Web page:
: Recently, my brother, who is 50 years old and has been married for 25 years, confessed to his wife that he had had an affair.
His wife was furious. I can completely understand this reaction. However, I can't understand why she felt it necessary to tell their five children (ages 13 to 22) the details.
My brother is a hardworking parent who holds down two jobs.
I know that he is still a good guy. No one is perfect. I would like to receive verification that my sister-in-law was wrong in revealing this information to these children.
If parents are having problems, then they can tell their children that they are having problems (their children no doubt notice this). If they're working to repair their relationship, then it's good for the kids to see that adults can work things out. Parents should never bad-mouth each other to their children or volunteer disturbing details about each other. Children pay the price when their parents don't respect the boundaries between adult behavior and a child's ability to perceive it.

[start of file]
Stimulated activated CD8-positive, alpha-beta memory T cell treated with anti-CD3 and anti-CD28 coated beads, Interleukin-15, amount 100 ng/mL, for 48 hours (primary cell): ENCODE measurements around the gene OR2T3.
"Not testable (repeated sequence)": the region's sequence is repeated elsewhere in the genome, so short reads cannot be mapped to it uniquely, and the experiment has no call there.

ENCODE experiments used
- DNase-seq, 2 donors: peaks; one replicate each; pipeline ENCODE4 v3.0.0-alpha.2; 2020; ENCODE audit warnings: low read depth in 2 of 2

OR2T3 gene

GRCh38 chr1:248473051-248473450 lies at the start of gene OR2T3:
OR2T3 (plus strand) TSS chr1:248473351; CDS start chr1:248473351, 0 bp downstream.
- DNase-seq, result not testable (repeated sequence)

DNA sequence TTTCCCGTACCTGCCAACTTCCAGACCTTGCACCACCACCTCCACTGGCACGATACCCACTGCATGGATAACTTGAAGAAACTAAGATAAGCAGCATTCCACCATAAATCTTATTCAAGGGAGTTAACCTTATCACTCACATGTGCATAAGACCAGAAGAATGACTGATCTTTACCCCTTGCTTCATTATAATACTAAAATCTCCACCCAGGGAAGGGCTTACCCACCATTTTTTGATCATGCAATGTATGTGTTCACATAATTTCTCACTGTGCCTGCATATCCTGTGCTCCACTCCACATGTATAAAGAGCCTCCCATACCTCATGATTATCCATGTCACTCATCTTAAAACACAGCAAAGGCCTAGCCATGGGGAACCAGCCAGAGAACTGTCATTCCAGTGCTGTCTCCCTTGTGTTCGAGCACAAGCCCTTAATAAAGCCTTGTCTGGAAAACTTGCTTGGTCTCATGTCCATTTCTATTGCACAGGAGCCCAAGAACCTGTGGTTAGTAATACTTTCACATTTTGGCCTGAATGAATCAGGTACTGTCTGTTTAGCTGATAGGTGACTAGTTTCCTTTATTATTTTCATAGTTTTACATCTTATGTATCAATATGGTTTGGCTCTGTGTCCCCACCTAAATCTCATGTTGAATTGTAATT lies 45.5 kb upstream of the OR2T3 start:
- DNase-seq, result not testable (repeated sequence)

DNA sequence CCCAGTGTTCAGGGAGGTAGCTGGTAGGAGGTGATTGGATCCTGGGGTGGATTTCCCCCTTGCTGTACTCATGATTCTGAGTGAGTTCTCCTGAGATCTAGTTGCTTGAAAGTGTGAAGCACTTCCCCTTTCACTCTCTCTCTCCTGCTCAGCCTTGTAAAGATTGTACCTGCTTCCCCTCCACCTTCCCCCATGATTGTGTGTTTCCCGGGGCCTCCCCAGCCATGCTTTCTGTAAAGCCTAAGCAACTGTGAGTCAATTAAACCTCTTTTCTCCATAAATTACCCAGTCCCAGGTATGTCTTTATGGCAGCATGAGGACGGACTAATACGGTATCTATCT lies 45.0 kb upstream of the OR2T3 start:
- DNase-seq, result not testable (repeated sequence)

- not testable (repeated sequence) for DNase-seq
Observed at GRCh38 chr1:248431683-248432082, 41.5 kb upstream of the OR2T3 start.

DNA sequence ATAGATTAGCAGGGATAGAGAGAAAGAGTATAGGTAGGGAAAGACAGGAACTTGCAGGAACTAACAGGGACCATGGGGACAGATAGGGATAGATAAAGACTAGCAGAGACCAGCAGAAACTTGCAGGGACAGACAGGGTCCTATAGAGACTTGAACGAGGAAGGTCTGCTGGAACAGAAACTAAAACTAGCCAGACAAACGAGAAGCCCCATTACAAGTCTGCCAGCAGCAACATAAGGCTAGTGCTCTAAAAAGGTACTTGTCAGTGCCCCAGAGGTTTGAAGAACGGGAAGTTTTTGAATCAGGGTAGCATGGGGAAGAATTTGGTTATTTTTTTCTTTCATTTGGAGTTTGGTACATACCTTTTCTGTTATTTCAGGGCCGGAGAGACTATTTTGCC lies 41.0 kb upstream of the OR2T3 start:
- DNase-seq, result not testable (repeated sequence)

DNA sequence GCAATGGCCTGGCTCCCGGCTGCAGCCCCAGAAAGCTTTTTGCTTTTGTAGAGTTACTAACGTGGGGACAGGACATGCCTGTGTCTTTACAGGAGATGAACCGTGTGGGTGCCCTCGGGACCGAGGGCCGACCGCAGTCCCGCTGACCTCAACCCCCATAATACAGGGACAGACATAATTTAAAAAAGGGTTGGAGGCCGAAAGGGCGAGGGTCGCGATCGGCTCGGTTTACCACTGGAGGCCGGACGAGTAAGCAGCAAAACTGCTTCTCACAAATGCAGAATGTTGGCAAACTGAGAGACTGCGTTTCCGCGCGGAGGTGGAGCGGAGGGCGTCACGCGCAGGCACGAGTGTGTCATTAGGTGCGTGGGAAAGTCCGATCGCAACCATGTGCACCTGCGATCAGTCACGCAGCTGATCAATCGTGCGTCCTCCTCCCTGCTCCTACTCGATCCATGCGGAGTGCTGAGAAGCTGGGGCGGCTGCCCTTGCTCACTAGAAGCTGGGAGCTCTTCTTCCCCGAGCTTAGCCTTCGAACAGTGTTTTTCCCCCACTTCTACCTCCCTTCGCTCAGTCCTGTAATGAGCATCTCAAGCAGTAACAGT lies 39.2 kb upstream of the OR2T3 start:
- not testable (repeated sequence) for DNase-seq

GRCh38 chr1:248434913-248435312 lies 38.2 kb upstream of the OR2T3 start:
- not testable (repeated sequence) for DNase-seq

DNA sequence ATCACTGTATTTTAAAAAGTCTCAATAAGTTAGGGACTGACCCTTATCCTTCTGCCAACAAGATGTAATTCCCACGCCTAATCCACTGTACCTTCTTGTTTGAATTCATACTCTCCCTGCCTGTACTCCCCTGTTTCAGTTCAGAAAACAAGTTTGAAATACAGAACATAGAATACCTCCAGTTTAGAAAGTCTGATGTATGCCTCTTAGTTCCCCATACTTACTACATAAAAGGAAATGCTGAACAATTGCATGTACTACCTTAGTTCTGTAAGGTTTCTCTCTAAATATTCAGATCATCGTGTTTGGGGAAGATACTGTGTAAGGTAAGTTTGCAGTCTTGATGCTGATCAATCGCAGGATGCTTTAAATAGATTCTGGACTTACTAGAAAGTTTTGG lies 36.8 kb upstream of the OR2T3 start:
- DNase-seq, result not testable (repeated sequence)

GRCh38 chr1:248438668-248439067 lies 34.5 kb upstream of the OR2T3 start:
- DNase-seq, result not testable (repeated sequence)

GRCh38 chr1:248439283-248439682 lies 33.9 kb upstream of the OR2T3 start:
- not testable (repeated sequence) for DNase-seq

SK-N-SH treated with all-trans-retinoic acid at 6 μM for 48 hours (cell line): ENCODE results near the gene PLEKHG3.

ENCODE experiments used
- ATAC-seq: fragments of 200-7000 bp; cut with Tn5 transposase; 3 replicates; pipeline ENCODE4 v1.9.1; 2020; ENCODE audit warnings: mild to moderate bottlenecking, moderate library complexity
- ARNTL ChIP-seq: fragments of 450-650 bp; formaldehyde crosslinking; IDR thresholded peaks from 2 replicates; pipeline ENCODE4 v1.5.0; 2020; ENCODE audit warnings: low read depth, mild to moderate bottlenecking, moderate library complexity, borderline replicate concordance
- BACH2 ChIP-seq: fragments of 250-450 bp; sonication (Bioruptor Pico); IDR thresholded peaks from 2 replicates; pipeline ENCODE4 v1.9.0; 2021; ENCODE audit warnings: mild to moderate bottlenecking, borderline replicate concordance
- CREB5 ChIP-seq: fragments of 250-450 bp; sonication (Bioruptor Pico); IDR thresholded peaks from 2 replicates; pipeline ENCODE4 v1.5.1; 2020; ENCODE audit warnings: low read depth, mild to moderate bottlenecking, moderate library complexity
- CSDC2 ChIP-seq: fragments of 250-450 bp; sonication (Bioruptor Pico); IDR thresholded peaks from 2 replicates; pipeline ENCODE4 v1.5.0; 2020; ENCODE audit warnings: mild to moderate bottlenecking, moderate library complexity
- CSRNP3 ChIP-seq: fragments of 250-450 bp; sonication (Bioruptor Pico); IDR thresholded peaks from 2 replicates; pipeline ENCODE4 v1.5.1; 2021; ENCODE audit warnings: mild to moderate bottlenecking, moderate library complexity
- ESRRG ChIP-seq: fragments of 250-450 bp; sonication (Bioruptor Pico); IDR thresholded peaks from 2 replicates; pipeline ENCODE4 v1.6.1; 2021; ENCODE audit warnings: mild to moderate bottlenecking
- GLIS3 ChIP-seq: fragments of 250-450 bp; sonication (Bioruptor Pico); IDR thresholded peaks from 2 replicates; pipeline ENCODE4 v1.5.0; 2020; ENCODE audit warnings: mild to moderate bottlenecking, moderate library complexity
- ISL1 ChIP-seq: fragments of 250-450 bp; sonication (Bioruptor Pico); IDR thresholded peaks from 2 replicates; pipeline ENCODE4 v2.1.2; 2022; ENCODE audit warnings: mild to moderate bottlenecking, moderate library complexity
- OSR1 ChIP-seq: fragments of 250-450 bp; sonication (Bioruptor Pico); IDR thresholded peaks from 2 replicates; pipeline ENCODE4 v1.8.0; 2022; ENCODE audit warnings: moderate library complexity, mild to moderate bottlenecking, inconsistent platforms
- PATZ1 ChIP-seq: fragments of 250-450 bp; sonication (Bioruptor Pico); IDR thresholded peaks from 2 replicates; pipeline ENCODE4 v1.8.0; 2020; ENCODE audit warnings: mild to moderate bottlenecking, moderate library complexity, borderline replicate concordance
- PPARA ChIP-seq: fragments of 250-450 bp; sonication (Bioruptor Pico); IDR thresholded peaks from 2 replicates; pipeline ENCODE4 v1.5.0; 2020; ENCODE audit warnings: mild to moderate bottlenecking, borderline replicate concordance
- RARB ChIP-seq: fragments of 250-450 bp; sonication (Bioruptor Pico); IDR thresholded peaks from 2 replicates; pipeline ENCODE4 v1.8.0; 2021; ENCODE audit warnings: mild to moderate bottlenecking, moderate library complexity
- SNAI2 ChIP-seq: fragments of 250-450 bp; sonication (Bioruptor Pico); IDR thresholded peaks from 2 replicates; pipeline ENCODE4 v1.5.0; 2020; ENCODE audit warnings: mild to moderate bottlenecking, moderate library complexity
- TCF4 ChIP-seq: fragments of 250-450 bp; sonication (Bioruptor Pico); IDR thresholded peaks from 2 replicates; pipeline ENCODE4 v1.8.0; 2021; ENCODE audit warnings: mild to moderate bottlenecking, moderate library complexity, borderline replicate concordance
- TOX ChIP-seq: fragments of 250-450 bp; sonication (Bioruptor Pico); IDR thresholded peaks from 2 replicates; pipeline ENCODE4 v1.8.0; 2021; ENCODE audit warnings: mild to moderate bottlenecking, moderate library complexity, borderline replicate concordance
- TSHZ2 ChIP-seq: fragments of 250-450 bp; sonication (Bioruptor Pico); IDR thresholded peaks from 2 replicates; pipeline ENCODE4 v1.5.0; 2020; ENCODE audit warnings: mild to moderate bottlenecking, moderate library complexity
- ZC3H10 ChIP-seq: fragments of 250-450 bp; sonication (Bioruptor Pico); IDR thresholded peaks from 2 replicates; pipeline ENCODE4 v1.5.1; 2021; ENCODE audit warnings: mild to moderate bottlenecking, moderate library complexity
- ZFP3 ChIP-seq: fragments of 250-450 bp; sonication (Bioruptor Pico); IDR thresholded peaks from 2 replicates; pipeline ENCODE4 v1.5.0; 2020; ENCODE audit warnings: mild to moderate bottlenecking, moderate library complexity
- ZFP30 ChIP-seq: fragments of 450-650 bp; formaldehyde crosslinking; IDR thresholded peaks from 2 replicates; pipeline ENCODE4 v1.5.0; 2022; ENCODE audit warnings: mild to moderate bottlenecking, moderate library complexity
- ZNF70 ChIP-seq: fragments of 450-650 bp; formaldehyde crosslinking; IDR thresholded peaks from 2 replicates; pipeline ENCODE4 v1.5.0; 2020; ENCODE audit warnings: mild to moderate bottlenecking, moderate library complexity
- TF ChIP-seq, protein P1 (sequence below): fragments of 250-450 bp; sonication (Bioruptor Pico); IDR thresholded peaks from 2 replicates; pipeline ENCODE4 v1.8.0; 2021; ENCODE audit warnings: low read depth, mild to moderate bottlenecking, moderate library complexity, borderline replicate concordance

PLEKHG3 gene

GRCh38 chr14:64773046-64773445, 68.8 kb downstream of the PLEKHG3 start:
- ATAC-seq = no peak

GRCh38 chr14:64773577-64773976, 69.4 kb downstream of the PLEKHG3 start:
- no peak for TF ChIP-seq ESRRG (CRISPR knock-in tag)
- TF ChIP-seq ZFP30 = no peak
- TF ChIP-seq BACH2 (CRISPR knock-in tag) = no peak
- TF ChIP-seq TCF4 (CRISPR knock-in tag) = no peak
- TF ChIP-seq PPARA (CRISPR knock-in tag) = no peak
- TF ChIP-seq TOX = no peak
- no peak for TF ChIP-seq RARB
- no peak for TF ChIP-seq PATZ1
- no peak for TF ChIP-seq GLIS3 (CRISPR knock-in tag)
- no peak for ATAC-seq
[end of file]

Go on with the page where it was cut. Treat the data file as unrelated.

While I appreciate your obvious loyalty to your brother, this is his mess, and he needs to clean it up.
You should do everything you can to support both of these parents - and your nieces and nephews - during this very challenging time. Not taking sides would be a good first step.
Dear Amy: I smiled as I read the letter from "Fed Up at the Kids Table," the 24-year-old who desired to sit at the "adult table" at family gatherings.
Overseen by our matriarch, my dear Nana, whom we lost in January just before her 92d birthday, our family's table configurations have remained unchanged through the years as cousin after cousin never got around to producing progeny.
The last time we gathered for a holiday dinner, it was the same old "kids" at the kids table - except that we're all pushing 50!